Memory loss is often thought to be the key symptom of the mind-robbing disease. However, dementia is not a specific condition, but a syndrome of many symptoms linked to cognitive decline which is caused by an underlying disease process.

Depending on the exact cause of dementia, the first symptoms can vary. While the early stages of dementia forms like Alzheimer’s disease are often marked by memory loss, behavioural variant frontotemporal dementia is often underlined by “obsessive or repetitive behaviour” which can extend to food.

This means that something as simple as your eating preferences could indicate whether you’ve got frontotemporal dementia, HuffPost reports.

This type of dementia mainly affects the frontal and temporal lobes of the brain, which are responsible for your personality, behaviour, language and speech.   

Frontotemporal dementia affects about one in every 20 dementia patients, according to Dementia UK.

A study, published in the journal Neurocase, explains that this type of dementia is associated with a wide variety of abnormal eating behaviours such as extreme hunger, fixations on one kind of food, stealing from other people’s plates and even ingestion of inanimate objects.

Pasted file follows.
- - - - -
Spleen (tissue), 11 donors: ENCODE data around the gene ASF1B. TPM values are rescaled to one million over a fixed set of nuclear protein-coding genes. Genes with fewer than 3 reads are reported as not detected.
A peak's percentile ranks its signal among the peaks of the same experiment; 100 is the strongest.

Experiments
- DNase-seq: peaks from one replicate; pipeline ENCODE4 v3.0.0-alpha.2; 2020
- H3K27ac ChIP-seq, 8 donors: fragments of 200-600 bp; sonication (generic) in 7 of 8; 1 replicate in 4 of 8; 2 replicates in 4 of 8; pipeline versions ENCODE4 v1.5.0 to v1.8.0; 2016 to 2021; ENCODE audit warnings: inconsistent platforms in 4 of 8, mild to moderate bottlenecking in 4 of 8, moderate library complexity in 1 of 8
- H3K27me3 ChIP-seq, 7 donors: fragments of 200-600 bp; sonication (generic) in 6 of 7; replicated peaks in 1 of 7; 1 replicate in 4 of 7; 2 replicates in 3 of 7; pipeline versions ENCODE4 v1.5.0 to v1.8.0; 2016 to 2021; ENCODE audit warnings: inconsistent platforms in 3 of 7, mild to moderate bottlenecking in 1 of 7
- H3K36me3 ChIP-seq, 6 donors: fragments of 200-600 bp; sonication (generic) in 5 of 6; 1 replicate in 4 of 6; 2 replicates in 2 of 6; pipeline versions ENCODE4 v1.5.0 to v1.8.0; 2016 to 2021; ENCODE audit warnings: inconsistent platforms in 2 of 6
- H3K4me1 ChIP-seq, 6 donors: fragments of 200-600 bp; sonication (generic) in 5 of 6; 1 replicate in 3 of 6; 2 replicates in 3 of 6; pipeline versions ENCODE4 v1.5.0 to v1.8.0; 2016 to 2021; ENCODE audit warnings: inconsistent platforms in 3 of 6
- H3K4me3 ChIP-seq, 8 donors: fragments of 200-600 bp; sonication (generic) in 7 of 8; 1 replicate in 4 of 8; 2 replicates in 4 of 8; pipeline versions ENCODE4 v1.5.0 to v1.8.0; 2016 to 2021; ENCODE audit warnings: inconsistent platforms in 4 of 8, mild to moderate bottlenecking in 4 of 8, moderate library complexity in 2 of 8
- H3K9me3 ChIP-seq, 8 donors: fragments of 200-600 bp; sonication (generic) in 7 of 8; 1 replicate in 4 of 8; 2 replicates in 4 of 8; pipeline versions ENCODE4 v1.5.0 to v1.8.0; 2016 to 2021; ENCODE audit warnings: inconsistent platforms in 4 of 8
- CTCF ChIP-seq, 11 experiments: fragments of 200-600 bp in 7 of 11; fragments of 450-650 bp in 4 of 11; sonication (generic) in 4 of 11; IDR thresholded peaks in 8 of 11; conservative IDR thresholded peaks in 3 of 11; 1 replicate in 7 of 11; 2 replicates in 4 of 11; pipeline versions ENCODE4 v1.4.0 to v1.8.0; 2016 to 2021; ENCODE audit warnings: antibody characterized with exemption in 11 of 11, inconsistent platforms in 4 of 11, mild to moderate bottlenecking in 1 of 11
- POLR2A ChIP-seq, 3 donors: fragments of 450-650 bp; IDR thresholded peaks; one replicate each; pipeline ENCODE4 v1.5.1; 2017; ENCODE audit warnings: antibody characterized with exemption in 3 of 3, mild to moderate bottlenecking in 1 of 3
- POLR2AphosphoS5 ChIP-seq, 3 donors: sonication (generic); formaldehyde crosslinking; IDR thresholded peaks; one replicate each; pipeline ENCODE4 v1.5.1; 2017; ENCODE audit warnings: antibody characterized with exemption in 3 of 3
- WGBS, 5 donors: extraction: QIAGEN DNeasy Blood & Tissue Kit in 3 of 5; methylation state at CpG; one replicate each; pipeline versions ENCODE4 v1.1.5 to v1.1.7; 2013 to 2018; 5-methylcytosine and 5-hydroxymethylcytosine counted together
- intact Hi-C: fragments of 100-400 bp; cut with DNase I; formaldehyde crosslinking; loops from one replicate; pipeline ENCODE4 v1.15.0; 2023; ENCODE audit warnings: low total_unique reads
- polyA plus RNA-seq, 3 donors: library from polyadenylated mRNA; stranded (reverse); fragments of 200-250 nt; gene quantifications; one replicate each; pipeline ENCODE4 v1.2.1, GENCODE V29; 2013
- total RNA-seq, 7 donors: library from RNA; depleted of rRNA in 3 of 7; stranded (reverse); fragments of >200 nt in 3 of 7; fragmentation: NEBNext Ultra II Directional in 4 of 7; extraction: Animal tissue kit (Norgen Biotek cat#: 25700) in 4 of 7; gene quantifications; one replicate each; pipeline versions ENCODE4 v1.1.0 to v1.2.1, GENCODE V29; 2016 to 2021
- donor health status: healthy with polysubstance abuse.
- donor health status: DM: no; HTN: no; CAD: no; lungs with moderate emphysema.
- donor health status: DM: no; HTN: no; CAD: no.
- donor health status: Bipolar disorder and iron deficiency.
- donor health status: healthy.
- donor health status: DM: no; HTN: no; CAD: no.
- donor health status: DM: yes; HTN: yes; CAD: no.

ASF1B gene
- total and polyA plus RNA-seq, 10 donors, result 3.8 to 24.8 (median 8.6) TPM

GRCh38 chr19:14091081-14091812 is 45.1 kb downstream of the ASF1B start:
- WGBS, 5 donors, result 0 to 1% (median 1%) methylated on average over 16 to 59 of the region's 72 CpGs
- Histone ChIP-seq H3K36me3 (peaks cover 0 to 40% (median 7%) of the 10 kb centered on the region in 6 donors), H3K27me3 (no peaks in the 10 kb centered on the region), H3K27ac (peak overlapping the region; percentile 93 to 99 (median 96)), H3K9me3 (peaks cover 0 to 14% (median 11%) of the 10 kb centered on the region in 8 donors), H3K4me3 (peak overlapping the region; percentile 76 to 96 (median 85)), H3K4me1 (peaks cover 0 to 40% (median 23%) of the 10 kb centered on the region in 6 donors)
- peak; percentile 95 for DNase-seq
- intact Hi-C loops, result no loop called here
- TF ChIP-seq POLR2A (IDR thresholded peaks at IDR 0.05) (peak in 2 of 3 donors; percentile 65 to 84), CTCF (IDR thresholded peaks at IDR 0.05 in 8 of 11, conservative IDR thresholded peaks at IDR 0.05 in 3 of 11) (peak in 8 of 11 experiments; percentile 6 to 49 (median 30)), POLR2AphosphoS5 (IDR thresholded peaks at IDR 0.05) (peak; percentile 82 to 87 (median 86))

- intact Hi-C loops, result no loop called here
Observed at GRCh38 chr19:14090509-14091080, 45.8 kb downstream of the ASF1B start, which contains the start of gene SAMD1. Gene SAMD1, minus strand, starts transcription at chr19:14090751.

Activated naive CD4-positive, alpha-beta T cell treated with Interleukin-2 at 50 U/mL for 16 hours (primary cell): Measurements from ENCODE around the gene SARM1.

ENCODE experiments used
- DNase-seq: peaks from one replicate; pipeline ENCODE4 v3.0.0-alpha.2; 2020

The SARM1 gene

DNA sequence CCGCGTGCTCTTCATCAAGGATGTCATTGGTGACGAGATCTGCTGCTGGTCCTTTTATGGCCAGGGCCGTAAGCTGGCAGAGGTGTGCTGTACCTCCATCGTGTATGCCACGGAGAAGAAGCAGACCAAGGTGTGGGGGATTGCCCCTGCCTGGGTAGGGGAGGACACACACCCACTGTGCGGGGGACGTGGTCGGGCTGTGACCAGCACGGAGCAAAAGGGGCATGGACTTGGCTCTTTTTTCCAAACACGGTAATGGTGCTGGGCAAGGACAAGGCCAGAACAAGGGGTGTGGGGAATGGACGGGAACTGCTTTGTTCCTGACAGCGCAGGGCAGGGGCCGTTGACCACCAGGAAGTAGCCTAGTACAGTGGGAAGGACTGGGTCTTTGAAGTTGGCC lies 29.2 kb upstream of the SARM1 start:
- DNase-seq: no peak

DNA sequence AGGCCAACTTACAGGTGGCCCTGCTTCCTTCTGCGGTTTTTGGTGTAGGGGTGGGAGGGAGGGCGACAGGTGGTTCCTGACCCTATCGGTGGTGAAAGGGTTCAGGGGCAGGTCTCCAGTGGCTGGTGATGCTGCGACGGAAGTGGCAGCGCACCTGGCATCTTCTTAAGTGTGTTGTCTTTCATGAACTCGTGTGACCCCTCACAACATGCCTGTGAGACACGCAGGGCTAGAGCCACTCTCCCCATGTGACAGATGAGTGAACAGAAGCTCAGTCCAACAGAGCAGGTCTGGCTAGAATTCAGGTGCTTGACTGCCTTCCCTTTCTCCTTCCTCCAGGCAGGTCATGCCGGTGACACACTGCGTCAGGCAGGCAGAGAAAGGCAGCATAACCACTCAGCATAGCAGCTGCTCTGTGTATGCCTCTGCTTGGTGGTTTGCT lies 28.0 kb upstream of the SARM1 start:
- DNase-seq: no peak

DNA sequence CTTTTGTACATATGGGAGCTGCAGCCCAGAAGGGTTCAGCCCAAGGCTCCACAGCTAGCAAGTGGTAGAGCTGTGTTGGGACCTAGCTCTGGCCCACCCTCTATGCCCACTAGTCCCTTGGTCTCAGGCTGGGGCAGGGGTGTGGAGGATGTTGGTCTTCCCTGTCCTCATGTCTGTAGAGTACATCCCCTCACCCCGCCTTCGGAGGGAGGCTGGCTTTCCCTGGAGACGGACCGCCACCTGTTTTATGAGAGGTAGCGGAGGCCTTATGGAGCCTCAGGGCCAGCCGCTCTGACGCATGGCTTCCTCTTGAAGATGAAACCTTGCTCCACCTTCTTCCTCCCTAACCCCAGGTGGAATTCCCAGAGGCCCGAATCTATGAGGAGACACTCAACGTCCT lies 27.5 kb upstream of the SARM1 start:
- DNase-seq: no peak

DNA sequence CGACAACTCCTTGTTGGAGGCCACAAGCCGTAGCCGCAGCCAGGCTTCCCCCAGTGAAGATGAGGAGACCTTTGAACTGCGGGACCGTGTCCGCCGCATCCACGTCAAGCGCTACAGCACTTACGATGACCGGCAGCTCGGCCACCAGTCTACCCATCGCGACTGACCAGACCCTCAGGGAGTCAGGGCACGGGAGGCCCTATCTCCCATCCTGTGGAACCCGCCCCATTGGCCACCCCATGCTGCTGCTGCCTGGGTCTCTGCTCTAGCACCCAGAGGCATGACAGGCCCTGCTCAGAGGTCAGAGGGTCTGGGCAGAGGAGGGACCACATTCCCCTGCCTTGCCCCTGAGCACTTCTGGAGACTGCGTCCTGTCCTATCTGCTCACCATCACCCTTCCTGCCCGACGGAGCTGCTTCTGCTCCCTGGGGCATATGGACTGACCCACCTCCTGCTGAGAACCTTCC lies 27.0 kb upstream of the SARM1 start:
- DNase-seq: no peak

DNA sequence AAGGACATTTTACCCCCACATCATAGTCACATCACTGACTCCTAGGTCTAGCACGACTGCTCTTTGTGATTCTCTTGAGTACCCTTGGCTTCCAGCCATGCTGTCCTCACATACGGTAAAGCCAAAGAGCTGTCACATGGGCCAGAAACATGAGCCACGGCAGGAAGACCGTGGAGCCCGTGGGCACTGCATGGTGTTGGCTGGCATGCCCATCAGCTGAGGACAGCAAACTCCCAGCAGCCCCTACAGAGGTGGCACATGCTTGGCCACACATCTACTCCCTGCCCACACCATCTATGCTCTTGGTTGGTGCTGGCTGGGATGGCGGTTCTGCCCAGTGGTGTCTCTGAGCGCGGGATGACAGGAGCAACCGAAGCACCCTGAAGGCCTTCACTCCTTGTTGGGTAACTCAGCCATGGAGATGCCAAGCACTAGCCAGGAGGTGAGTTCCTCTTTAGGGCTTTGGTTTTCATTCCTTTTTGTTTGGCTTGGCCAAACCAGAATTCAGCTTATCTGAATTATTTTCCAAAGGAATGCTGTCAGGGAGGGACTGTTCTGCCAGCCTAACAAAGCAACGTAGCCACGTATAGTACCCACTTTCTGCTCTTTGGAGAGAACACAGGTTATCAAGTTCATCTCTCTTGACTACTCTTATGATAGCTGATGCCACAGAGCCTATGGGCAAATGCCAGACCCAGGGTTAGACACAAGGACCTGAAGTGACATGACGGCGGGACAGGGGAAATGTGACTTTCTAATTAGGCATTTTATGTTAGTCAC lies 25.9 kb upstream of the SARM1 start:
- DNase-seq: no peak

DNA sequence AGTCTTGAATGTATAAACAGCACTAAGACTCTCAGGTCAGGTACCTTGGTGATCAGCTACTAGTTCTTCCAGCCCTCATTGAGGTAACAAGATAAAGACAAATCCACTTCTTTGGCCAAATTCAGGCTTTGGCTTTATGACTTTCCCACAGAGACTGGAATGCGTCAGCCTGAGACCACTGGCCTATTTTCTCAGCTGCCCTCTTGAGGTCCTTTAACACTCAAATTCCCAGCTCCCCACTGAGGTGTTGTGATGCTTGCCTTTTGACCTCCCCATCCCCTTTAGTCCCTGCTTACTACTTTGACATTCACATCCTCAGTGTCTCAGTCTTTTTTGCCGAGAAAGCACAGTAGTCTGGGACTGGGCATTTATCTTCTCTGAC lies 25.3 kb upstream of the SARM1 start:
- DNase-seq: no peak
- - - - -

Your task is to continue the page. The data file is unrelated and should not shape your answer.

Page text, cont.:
Furthermore, people affected by the condition may refuse to eat anything other than one food. 

For example, the research paper described a “banana lady,” who ate nothing but bananas and drank nothing but milk for months before her death. An autopsy revealed that she had frontotemporal dementia.

Scientists aren’t fully sure why this occurs, but Marilena Aiello, who was involved in a systemic review of FTD, has shared one possible reason.

Aiello said: “It may involve an alteration of the autonomic nervous system, characterised by an altered assessment of the body’s signals, such as hunger, satiety, and appetite. Damage to the hypothalamus can cause a loss of inhibitory signals, causing behaviours such as overeating.

“There are probably sensory and cognitive factors that can complicate the picture… In patients who eat objects, for example, there is perhaps a semantic problem of recognising the object and its function.”

Other symptoms of frontotemporal dementia to spot

The NHS recommends looking out for the following red flag signs:

  • Personality and behaviour changes – acting inappropriately or impulsively, appearing selfish or unsympathetic, neglecting personal hygiene, overeating, or loss of motivation
  • Language problems – speaking slowly, struggling to make the right sounds when saying a word, getting words in the wrong order, or using words incorrectly
  • Problems with mental abilities – getting distracted easily, struggling with planning and organisation
  • Memory problems – these only tend to occur later on, unlike more common forms of dementia, such as Alzheimer’s disease.

The health service recommends seeing a GP if you think you have early symptoms of dementia.

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